The one lyric that Paul McCartney calls “my inspiration”

When Paul McCartney first met Bob Dylan, the original vagabond introduced him to weed. After a few tokes and a chat, old Macca thought that he had discovered the meaning of life, so he scribbled down this prized wisdom. When he looked the next day, he had penned the words: “There are seven levels”. Weirdly, this ties into William S. Burroughs’ studies of ancient Egypt and the ‘Seven Souls’, but that’s a leap that goes beyond the rather more tangible inspiration that Dylan served up in his career.

“He was our idol. It was a great honour to meet him, we had a crazy party that night we met. I thought I had gotten the meaning of life that night,” said a bemused Paul McCartney. At that point in 1965, he had been their idol for around a year. In The Beatles Anthology, John Lennon is quoted as saying: “In Paris in 1964 was the first time I ever heard Dylan at all. Paul got the record [The Freewheelin’ Bob Dylan] from a French DJ. For three weeks in Paris we didn’t stop playing it. We all went potty about Dylan.”

There is no doubting that after this period, the songs that the Fab Four were crafting became more complex, lyrically more probing and literary, and more outwardly politically liberal. However, the important point they shared that made them so beloved as artists is that they also retained a melodic beauty and alluring romanticism.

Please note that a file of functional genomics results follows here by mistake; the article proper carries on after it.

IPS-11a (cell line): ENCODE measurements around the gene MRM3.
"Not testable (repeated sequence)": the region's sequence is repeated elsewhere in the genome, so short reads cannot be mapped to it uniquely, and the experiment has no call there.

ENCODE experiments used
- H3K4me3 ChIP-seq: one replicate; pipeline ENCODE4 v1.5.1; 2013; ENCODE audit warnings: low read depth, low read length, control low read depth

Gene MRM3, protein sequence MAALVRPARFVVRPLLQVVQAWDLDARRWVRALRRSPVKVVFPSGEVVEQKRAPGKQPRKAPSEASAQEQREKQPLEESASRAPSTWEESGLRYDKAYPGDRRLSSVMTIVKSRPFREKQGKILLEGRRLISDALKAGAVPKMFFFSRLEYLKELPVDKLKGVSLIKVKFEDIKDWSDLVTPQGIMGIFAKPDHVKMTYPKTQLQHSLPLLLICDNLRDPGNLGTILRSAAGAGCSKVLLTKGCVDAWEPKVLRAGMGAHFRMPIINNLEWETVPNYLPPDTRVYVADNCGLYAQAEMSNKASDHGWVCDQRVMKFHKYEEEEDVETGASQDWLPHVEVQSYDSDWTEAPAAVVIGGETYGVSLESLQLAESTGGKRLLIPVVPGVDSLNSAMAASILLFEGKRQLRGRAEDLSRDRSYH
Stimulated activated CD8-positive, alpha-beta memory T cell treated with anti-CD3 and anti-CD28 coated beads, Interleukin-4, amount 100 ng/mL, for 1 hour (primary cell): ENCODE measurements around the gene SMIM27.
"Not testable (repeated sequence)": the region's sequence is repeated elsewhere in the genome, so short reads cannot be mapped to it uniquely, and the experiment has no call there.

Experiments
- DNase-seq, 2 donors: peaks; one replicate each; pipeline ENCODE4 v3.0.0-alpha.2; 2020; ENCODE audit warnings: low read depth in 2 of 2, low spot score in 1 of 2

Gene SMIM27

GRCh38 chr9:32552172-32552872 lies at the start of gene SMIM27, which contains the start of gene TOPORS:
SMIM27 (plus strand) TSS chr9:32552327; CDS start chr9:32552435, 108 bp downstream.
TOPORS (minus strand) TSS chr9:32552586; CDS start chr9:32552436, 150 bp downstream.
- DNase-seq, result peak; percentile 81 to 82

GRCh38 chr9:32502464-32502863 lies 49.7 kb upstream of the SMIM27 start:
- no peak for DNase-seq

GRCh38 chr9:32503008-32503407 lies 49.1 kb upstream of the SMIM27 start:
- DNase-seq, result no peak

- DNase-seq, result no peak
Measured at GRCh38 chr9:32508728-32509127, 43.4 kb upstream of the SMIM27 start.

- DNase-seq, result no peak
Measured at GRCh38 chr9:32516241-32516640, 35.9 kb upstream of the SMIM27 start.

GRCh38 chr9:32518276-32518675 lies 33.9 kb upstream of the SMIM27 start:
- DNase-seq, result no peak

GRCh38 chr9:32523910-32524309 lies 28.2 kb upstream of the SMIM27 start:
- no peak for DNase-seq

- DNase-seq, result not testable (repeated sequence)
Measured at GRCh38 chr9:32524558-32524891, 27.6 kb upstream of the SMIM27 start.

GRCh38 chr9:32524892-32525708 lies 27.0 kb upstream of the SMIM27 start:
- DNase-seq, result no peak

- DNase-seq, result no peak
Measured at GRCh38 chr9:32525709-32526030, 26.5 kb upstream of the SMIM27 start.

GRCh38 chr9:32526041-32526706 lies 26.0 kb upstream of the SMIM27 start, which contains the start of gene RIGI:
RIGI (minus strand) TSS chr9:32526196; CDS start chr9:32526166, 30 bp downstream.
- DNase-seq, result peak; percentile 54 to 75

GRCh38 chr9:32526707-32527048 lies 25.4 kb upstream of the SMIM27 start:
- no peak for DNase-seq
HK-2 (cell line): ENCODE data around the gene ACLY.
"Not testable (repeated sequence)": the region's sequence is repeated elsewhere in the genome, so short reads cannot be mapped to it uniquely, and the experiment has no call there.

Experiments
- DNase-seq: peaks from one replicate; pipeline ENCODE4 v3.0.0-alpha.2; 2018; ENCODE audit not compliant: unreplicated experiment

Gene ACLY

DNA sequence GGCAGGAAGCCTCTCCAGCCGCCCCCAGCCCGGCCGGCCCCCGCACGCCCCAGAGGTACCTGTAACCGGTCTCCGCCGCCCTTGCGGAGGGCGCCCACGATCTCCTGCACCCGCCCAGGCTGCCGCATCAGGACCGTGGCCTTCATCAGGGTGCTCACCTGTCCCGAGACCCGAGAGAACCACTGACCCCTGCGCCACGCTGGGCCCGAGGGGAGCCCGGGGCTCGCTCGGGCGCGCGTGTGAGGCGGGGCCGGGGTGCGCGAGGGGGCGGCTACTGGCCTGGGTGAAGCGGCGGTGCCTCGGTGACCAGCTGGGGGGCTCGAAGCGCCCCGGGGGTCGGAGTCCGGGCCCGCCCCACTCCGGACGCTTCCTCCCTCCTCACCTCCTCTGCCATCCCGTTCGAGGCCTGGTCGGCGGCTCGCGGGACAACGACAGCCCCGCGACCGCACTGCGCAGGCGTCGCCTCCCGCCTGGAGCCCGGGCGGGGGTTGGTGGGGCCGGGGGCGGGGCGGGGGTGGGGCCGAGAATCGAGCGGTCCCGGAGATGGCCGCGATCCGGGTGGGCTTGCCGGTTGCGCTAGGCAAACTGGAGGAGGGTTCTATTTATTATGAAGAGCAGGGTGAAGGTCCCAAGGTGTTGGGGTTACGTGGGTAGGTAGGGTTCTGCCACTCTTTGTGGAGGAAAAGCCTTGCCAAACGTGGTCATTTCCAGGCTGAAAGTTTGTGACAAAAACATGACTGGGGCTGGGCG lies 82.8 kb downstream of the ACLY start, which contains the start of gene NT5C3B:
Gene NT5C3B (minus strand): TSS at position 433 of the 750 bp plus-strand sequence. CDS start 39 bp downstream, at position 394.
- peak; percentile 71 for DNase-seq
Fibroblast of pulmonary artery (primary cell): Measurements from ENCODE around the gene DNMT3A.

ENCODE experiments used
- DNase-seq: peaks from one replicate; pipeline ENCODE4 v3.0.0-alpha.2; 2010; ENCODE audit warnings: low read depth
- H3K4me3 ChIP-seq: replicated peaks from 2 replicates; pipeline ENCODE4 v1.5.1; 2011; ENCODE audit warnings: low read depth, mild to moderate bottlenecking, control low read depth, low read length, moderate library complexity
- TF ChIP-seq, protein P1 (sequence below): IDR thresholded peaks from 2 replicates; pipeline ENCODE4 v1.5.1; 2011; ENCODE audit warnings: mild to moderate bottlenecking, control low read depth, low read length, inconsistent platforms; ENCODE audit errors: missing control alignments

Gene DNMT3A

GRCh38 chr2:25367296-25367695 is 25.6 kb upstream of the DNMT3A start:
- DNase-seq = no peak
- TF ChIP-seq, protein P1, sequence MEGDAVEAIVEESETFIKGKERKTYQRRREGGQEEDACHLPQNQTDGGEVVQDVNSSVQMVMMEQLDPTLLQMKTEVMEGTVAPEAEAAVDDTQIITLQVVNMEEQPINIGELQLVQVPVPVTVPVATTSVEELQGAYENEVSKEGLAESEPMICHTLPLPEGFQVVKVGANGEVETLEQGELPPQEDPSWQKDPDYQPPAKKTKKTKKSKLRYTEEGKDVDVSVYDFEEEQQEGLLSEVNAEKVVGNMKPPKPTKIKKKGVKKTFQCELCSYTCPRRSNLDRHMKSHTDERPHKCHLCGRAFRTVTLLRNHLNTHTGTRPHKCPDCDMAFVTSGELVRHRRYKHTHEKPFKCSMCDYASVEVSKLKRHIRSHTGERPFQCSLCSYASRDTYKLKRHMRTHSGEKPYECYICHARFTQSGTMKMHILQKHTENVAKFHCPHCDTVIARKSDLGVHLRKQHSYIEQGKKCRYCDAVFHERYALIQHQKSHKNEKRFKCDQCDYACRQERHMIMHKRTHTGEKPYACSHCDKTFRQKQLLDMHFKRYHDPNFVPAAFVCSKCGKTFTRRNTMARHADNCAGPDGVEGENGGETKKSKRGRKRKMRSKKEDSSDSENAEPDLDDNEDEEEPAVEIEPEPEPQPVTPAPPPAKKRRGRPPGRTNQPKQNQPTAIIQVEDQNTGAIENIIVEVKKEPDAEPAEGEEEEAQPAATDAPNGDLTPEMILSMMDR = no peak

So, when McCartney was picking out the lyric that he strives towards with his own songwriting for HMV’s ‘My Inspiration’ campaign, he went with the following line from ‘She Belongs to Me’: “She’s an artist, she don’t look back.”

The verse in full reads as follows: “She’s got everything she needs, she’s an artist / She don’t look back / She’s got everything she needs, she’s an artist / She don’t look back / She can take the dark out of the nighttime / And paint the daytime black.”

While ‘She Belongs to Me’ is a very possessive-sounding title, in truth, Dylan sings of an adoration way beyond something he could bottle up even if he intended to. Complete with one of his finest opening verses in history; his poetry is in full Byronian swing as he eulogises an artist with the sort of zest that makes it seem like Dylan himself is a lowly lad who can strum a few chords but not a lot more, bowing beneath a higher power.

Complete with a sweet and efficient melody, he lets his prose do the talking, and it barely talks but screams. This song almost stands as the opposite side of the coin to ‘Just Like A Woman’, and what a duo they form. Who is this woman, and where can we meet her is the conclusion for the listener. Well, she’s very likely Joan Baez, and your best bet is Woodside, California.

Song and line alike carry a McCartney-like innocence (with an undercurrent) that shows the inspiration probably flows both ways. Dylan may have been more laconic with his praise of the Fab Four, thus propagating the notion of a one-way relationship, but he has, on occasion, let his stiff upper lip loosen to eulogise his contemporaries and acknowledge their influence on him. “I just kept it to myself that I really dug them,” Dylan told biographer Anthony Scaduto.

“I’m in awe of Paul McCartney. He’s about the only one that I am in awe of. But I’m in awe of him,” the usually reticent Dylan also told Rolling Stone in 2007. “He can do it all and he’s never let up, you know.”

You can check out the alternate take of ‘She Belongs to Me’ below, and it’s an absolute beauty.

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